BLADE RUNNER 2049
Dir: Denis Villeneuve
Starring Ryan Gosling, Harrison Ford, Ana de Armas, Sylvia Hoeks, Robin Wright, Mackenzie Davis, Carla Juri, Lennie James, Dave Bautista, Jared Leto
4.5 STARS (out of 5)
The original Blade Runner – of course, based on Philip K Dick’s Do Androids Dream of Electric Sheep – never really fared too well on its first outing at the cinema. It was one of many movies to have been heralded as ‘great art’ and a ‘masterpiece’ decades afterwards, and this may largely be thanks to a rather polarising, all-too-easy ending that was derided by many and, perhaps thankfully, smoothed over in director Ridley Scott’s final cut some years down the line. Scott paved the way for dystopian futures on film to be dark, gritty and not as pleasant as The Jetsons may have made everything seem. Quite where George Jetson and Astro would fit into Denis Villeneuve’s take on an alternate LA at the edge of 2050.
Blade Runner 2049 – rather than aiming for the obvious and sometimes loaded ‘2’ tag – does indeed take place decades after the original movie, which was in fact set in 2019. The original set up the idea that in this alternate future, replicants – that is, humans who have been specifically engineered from scratch – have a role to play in farming outer space. They’re essentially shipped out to do humans’ dirty work – and in the original, they started fighting back – and it was down to Rick Deckard (Harrison Ford) to bring them to justice. Thirty years on, the story’s not changed too much – only this time, it’s down to a replicant known as K (Ryan Gosling) to do the hunting. Only, he unearths a secret that could turn the tables for humanity as we all know it – and he may well cross paths with familiar themes and characters along the way.
This is not your average sci-fi film, nor is it the sort of movie which will appeal to a wider audience. While the original movie is hailed as a visionary classic, as a property on the big screen it perhaps lacks that killer ticket-selling bite – it would be rather like, in the same vein, if they remade 2010, the sequel to 2001. It would pull in the core audience, but it sadly might not fare as well as a dirty great clown with razor sharp teeth. That being said, Blade Runner 2049 is a masterpiece for the eyes and ears, keenly bringing together a dystopian landscape which, while altogether rather different from the one we saw thirty years ago, still manages to match all the right beats and poignant tones that Deckard’s adventure saw splashed onto the big screen.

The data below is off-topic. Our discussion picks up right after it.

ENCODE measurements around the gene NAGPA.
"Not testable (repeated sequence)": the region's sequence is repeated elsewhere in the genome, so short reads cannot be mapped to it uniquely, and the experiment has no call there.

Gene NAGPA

Villeneuve has many of the original’s stalwart crew on board for this – including Ridley Scott – and while there are touches of Scott-ness throughout, this is largely a Villeneuve movie, with cinematographer and previous collaborator Roger Deakins creating an often disquietingly beautiful experience on the aesthetics front – this is perhaps not the bang-bang-you’re-dead picture you’re expecting – it’s an oddly muted, existential journey that has Gosling ideally placed at the front of the pack, and with Ford returning once again to an iconic role with absolute panache. Ford’s decision to revisit some of his old characters is proving to be one of the best decisions he’s ever made, though we’ll certainly have to see how Indiana Jones 5 pans out.
Blade Runner 2049 has received critical praise from most quarters upon release, though doesn’t seem to be faring brilliantly at the box office at the time of writing – so nowhere near history repeating in that sense. What’s incredible is that Villeneuve et al have been able to return us to this alternative Earth and have been able to move it on three decades without it neither feeling too derivative of the now perhaps slightly-dated 2019 of 1982, nor too outwardly reaching. There are holograms, pervasive advertising and murky politics all around – but hey, aren’t we already heading in these directions?
This is a movie which is designed not only to appeal to the aesthetics but also to make you think rather deeply about the tentative balance that is life and the rights we possess. It’s also deeply mysterious – something Villeneuve has proven to have been very good at seeding and carrying out on several occasions now – and it will therefore likely appeal to anyone looking for a deep, resonant and affecting journey that’s handled with incredible talent and care. That’s the main thing to take from Blade Runner 2049 – the auteurs, the cast, everyone involved – they clearly cared about making this movie. Free from the tedium of faux-future flicks such as this year’s Ghost in The Shell adaptation, Blade Runner 2049 is a mind-melting, gorgeous cinematic experience that, while not everyone’s cup of tea, deserves watching at least once.